Wednesday, December 06, 2006

More Creationist Nonsense

PZ Meyers has a takedown of a recent post by someone named Peter Hitchens in the London Daily Mail. Hitchens is trying to argue that mean ol' scientists are deliberately ignoring the evidence that evolution did not happen, and that (presumably) all life on earth is the result of direct special creation some 6,000 years ago. Meyers' rebuttal is so good I'll post a big chunk of it after the jump.

But Darwinism is all about events that happened when there was nobody there to witness them. And it is also about events which - if happening now - are happening too slowly for anyone to live long enough to see them. It is amazing how many supporters of this theory cannot see the difference between the micro-evolution of adaptation or alteration within species, and the far more ambitious developments of macro-evolution, in my view qualitatively different, which Darwinists believe in.

Oh, bleh…the usual "historical science" canard. That something happens slowly (or too quickly) or distantly (or on too small or too large a scale) so that one person can't sit there and watch it happen directly before his favorite program comes up on the TV is one of the dumbest arguments in the creationist arsenal. It rules out all of astronomy and astrophysics and geology and cosmology and chemistry and anything that involves something more than a naive sense of naked eye measurement. How can you say glaciers covered much of the northern hemisphere? Were you there? No, but I can see the effects of their movement on the modern landscape. How can you say a star is carrying out nuclear reactions and producing new elements? Have you visited one? No, but an astronomer can interpret the spectra he measures. How can you claim that a reaction occurred in that tiny volume? All you see is one drop of clear fluid, and later it's still a drop of clear fluid. Hey, chemists have sensitive devices like chromatographs and NMR gadgets that let them see what your eyes can't.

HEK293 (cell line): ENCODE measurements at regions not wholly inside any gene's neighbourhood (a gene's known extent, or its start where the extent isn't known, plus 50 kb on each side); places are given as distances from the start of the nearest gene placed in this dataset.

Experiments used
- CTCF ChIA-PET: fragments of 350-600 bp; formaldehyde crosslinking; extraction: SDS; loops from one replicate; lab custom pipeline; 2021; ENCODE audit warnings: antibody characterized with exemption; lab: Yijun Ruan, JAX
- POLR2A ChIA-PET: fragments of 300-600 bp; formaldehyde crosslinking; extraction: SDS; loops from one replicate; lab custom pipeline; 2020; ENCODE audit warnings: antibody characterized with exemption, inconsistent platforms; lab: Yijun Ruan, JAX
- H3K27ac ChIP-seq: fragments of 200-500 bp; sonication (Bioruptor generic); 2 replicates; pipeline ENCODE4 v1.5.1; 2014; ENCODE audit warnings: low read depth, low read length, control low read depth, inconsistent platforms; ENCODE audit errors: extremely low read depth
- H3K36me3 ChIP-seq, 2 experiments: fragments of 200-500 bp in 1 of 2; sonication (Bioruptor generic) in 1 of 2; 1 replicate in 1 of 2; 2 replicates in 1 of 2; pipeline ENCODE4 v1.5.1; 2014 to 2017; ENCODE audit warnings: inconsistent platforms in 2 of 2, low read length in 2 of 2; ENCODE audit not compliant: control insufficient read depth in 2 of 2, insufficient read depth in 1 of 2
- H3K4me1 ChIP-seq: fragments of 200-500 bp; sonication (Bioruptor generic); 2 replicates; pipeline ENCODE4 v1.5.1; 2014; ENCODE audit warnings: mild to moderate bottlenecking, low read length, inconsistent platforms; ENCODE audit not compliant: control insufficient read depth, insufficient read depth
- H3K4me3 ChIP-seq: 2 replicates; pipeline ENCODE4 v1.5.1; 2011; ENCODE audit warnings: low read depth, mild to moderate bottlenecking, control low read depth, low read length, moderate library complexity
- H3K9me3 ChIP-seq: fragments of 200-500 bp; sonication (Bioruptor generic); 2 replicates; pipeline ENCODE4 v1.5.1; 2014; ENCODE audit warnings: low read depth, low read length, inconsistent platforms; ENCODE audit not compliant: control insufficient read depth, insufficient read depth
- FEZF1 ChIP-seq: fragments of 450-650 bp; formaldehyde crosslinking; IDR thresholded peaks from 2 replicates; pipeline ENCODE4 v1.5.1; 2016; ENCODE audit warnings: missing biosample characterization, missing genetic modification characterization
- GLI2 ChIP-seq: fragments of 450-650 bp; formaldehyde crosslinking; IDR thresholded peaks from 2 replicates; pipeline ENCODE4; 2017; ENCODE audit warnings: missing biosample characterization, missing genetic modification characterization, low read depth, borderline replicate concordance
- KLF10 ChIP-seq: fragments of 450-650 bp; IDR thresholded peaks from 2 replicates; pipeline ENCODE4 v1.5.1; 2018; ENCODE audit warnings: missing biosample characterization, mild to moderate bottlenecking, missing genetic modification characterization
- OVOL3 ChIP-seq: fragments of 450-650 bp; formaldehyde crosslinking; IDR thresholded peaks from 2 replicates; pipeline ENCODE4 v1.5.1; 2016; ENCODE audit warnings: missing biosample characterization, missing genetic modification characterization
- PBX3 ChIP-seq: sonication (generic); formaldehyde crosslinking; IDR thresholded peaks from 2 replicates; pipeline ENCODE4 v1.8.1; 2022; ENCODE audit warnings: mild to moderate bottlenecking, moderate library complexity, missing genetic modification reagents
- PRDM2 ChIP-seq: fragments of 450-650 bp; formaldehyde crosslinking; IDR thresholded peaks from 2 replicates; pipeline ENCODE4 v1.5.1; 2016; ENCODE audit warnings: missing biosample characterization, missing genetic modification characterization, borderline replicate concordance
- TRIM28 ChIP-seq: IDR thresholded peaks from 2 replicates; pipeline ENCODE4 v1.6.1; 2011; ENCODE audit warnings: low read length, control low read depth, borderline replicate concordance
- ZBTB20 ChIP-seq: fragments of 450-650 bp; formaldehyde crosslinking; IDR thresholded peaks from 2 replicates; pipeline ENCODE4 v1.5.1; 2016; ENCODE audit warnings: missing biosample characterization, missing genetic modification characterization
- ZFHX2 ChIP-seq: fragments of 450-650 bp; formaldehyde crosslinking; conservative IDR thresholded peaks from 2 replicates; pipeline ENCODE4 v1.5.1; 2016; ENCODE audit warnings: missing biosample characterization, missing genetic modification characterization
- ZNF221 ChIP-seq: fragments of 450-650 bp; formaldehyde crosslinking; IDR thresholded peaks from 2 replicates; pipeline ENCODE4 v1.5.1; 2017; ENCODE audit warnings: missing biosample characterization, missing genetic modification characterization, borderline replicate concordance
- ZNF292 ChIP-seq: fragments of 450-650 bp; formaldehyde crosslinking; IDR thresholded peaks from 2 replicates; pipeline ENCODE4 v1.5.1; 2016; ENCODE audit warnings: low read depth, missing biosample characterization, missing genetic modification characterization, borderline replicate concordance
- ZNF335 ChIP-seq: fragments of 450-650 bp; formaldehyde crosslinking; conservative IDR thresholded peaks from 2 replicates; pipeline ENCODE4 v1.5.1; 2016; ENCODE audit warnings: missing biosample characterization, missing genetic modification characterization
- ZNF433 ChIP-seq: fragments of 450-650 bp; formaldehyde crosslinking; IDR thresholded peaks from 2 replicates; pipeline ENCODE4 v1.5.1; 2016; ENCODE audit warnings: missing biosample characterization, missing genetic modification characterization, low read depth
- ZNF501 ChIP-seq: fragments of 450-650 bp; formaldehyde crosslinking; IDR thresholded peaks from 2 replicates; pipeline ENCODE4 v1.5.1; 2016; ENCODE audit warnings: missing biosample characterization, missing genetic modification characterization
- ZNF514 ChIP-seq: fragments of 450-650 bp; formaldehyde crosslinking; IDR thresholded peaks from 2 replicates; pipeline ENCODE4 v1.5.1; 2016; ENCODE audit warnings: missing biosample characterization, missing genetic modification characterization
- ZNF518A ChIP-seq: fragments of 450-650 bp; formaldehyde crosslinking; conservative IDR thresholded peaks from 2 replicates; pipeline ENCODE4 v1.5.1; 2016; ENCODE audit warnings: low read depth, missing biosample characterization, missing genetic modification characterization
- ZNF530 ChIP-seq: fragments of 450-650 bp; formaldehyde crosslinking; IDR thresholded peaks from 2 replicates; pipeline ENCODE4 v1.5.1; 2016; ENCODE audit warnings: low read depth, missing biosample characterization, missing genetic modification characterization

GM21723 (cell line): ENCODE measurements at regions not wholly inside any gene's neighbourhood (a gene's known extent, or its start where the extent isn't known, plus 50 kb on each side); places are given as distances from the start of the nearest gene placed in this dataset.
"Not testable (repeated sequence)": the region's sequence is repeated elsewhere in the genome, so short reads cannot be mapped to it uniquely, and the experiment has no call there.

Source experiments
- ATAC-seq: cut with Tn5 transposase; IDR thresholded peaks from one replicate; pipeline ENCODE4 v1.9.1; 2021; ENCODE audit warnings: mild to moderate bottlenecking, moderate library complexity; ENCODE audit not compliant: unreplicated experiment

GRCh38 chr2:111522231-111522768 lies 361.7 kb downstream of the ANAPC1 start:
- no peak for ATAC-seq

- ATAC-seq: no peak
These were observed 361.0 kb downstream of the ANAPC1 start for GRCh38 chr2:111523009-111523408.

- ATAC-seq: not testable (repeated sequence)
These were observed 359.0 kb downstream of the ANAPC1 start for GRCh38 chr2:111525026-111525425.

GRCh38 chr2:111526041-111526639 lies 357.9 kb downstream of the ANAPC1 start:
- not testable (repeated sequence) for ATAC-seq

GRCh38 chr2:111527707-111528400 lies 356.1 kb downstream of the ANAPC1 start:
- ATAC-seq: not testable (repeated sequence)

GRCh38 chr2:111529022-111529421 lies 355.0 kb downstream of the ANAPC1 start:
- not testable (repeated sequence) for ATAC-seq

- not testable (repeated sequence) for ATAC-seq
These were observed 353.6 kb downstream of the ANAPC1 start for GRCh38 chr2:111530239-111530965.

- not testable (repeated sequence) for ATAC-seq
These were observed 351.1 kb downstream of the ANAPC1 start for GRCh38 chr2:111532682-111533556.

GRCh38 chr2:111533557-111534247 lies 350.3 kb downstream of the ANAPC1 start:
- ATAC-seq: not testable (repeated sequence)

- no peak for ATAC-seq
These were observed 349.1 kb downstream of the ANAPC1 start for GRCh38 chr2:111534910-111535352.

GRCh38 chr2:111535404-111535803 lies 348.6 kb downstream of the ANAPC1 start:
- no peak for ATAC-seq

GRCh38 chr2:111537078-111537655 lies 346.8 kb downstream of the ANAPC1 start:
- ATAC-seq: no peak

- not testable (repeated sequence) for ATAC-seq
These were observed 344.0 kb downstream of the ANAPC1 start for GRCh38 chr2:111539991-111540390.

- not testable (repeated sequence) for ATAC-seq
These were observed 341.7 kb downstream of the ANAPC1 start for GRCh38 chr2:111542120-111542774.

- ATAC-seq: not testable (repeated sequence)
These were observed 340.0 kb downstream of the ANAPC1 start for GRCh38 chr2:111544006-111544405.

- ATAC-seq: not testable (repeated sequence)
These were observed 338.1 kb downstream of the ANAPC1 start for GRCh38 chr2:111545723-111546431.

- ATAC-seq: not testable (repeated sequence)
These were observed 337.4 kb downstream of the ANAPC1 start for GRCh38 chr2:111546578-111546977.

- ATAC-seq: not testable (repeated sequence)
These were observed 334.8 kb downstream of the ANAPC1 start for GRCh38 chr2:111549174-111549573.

We can see the effects of history on modern individuals. We can sequence genes, measure protein polymorphisms, follow patterns in morphology and see the record of macroevolutionary changes as clearly in life on earth as an astronomer can track stellar history in a Hertzsprung-Russell diagram. That the ignorant are unwilling to read the data is not an argument, but it's one they drag out with annoying frequency.

The whole "If you didn't see it happen you can't know anything about it" school of argument is ridiculous. I'd like to ask one of these people why they don't march right down to the local police station and demand that the entire department be disbanded:

"My house was robbed, they stole all my belongings!"
"Were you there to see it?"
"Well, no ... "
"Then I'm afraid there's nothing we can do, if we weren't there we can't tell anything about it."
"Well bugger!"

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